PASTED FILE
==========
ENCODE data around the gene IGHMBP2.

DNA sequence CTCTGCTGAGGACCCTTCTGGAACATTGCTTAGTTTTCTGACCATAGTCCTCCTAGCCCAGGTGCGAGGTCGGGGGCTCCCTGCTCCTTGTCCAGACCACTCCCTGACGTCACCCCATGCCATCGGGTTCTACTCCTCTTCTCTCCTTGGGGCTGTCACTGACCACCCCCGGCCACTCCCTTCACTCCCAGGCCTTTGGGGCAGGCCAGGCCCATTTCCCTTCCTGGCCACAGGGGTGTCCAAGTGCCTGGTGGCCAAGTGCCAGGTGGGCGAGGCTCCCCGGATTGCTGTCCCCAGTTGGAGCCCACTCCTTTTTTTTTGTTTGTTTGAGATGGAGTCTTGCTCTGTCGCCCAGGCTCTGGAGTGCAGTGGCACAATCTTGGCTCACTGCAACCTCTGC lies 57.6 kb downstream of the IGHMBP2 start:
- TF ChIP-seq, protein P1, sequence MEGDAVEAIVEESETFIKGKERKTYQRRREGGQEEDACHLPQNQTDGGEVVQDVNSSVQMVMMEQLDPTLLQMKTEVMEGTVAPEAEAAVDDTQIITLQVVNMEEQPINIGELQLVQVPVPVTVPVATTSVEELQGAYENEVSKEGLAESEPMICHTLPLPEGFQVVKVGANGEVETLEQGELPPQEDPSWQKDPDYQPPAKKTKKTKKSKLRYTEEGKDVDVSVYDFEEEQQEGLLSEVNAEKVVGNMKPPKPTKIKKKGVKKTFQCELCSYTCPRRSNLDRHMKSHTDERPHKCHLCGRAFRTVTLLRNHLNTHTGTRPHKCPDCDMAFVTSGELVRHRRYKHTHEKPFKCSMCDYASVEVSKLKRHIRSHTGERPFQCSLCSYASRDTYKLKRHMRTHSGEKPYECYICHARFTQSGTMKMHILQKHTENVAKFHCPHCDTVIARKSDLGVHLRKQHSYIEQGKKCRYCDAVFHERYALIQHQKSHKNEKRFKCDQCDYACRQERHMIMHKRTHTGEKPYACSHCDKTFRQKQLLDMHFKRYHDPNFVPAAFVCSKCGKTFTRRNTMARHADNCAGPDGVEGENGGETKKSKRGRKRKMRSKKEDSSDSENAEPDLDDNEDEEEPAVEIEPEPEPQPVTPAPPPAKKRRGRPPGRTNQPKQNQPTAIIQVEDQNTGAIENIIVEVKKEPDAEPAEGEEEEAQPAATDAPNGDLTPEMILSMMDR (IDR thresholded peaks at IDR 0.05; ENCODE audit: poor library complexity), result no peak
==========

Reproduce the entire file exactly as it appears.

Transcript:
ENCODE data around the gene IGHMBP2.

DNA sequence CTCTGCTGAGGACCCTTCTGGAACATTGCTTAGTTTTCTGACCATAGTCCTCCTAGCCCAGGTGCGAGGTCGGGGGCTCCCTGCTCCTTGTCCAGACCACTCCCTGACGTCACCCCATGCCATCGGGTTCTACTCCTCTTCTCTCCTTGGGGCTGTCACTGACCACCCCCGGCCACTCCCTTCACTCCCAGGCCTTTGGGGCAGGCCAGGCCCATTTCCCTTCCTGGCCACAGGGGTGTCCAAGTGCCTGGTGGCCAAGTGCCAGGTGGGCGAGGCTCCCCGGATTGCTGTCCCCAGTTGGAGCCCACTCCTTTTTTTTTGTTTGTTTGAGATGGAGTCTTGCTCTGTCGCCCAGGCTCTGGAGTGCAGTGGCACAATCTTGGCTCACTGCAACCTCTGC lies 57.6 kb downstream of the IGHMBP2 start:
- TF ChIP-seq, protein P1, sequence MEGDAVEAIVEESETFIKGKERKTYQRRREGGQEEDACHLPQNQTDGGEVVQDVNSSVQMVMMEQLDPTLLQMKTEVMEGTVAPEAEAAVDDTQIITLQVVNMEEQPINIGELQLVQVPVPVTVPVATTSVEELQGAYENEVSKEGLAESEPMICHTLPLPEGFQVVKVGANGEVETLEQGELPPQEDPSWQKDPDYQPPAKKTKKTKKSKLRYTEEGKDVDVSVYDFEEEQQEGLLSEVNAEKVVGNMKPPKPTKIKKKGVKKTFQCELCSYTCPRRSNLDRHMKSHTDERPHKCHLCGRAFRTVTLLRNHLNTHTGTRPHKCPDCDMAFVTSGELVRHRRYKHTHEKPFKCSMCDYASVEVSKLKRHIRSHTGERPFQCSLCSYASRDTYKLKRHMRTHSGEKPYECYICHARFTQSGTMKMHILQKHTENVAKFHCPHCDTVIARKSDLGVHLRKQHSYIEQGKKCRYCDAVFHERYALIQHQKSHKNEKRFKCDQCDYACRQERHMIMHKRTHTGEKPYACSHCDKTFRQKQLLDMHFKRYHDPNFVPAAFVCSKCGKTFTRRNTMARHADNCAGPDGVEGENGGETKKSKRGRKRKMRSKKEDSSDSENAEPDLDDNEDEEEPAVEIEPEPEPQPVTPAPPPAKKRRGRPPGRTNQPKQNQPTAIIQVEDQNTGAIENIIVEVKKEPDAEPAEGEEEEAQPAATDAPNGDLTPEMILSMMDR (IDR thresholded peaks at IDR 0.05; ENCODE audit: poor library complexity), result no peak